Report: Fast Food Workers Have 'No Chance' Of Advancement

Do fast food workers have any chance of advancing in their field?
Do fast food workers have any chance of advancing in their field?

The fast food industry is no longer just a pit stop for high school kids looking to make a few extra dollars. In fact, the median age of fast food workers is now over 28, according to the Bureau of Labor Statistics. (For women, who make up two-thirds of the industry, the figure is closer to 32.) So as Americans increasingly look to the field to find steady employment in their adult lives, the question of whether the industry can provide long-term employment with true growth potential is all the more pressing.

On Thursday, the National Employment Law Project released a study in which it said workers have "virtually no chance of advancement" in the field. According to NELP's analysis of the U.S. Census, manager gigs comprise just 2.2 percent of all positions in the sector. Franchise owners represent an even slimmer segment of the field and occupy 1 percent of fast food jobs, according to NELP.

"While the industry argues that front-line jobs are a stepping stone to a brighter future for its employees, that's more myth than reality for most fast food workers," said Christine Owens, NELP executive director, in a news release.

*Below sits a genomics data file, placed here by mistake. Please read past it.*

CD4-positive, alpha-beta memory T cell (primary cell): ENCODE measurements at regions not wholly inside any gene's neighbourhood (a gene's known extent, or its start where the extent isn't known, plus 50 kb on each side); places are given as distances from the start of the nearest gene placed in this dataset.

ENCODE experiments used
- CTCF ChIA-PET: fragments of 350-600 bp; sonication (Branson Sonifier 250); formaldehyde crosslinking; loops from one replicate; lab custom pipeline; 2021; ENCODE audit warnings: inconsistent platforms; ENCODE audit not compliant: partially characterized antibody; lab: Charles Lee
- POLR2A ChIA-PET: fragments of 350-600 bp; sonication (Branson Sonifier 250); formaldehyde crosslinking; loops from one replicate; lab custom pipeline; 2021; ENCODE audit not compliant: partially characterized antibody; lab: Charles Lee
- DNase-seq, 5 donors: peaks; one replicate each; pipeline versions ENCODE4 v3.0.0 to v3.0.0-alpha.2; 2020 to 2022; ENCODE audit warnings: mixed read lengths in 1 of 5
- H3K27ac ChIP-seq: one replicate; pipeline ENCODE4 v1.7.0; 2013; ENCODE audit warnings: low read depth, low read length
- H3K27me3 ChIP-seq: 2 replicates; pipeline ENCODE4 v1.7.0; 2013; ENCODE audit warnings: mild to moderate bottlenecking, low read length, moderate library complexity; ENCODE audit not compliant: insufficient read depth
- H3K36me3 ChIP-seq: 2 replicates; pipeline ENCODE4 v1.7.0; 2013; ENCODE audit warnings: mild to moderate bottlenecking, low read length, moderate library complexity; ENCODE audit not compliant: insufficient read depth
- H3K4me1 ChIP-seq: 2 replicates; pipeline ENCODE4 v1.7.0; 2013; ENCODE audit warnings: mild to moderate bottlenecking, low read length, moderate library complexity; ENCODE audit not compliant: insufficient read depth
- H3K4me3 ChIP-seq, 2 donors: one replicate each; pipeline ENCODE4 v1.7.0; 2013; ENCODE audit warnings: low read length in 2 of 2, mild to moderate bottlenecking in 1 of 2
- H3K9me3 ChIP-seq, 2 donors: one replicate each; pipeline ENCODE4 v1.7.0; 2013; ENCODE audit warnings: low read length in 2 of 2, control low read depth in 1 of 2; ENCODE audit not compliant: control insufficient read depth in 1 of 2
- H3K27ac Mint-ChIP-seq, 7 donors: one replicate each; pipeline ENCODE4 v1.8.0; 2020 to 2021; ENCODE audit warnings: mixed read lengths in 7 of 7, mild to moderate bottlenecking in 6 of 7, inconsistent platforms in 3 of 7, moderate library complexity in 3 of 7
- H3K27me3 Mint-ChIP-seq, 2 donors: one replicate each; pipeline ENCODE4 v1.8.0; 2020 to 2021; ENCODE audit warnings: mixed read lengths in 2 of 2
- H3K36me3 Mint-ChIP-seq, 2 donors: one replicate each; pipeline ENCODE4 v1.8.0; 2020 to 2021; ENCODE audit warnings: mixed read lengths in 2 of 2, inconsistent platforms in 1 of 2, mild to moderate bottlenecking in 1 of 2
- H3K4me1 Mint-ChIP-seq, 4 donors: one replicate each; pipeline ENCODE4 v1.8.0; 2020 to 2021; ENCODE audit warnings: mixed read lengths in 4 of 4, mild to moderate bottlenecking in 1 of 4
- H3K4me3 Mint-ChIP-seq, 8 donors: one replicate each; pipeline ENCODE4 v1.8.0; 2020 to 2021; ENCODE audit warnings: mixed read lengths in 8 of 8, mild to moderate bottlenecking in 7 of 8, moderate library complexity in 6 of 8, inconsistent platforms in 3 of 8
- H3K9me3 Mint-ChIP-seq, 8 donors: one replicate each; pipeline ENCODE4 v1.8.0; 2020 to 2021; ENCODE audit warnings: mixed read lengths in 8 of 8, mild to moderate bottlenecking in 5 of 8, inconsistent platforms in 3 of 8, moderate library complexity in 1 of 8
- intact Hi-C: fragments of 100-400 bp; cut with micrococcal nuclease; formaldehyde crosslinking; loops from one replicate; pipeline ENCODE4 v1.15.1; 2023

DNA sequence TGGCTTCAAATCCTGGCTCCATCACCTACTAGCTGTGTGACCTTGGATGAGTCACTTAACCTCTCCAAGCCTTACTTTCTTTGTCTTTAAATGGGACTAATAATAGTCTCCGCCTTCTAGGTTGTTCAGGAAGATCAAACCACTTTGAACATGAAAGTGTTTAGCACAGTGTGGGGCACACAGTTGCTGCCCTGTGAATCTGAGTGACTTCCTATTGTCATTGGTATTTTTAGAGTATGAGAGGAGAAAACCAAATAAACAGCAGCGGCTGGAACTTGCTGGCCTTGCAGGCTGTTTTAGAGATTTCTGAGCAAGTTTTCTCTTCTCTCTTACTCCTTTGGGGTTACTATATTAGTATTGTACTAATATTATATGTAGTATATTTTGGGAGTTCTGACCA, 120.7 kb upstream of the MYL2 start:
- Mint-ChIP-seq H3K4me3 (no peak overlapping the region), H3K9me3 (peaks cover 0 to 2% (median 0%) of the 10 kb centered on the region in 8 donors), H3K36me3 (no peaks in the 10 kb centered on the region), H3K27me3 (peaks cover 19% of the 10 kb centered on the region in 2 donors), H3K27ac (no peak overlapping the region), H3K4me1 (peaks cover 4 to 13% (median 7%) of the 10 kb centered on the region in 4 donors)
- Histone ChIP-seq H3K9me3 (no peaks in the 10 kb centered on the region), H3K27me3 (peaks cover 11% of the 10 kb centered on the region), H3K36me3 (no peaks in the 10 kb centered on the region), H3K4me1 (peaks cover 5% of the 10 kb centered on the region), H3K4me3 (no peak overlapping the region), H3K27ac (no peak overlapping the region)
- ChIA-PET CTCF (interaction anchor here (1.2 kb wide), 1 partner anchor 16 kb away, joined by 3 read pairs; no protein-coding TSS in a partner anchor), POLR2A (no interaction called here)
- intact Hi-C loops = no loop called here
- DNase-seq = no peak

Indeed, the findings clash with prior statements provided by the National Restaurant Association, an industry trade group, to AOL Jobs. Sue Hensley, a senior vice president for the NRA, has said via email that the restaurant industry as a whole "provides opportunities for millions of Americans, women and men from all backgrounds, to move up the ladder and succeed." There are about 800,000 workers in food preparation work, according to the Bureau of Labor Statistics, which expects the sector to grow by 10 percent by 2020.

Fast food workers themselves have already made clear that they're not content with their conditions. Many industry workers labor without benefits and for wages close to the federal minimum of $7.25. Over the past year, fast food workers have begun protesting their conditions, the first time in recent memory that the industry has been targeted by labor activists. Workers are calling for the minimum wage to be doubled to $15 an hour.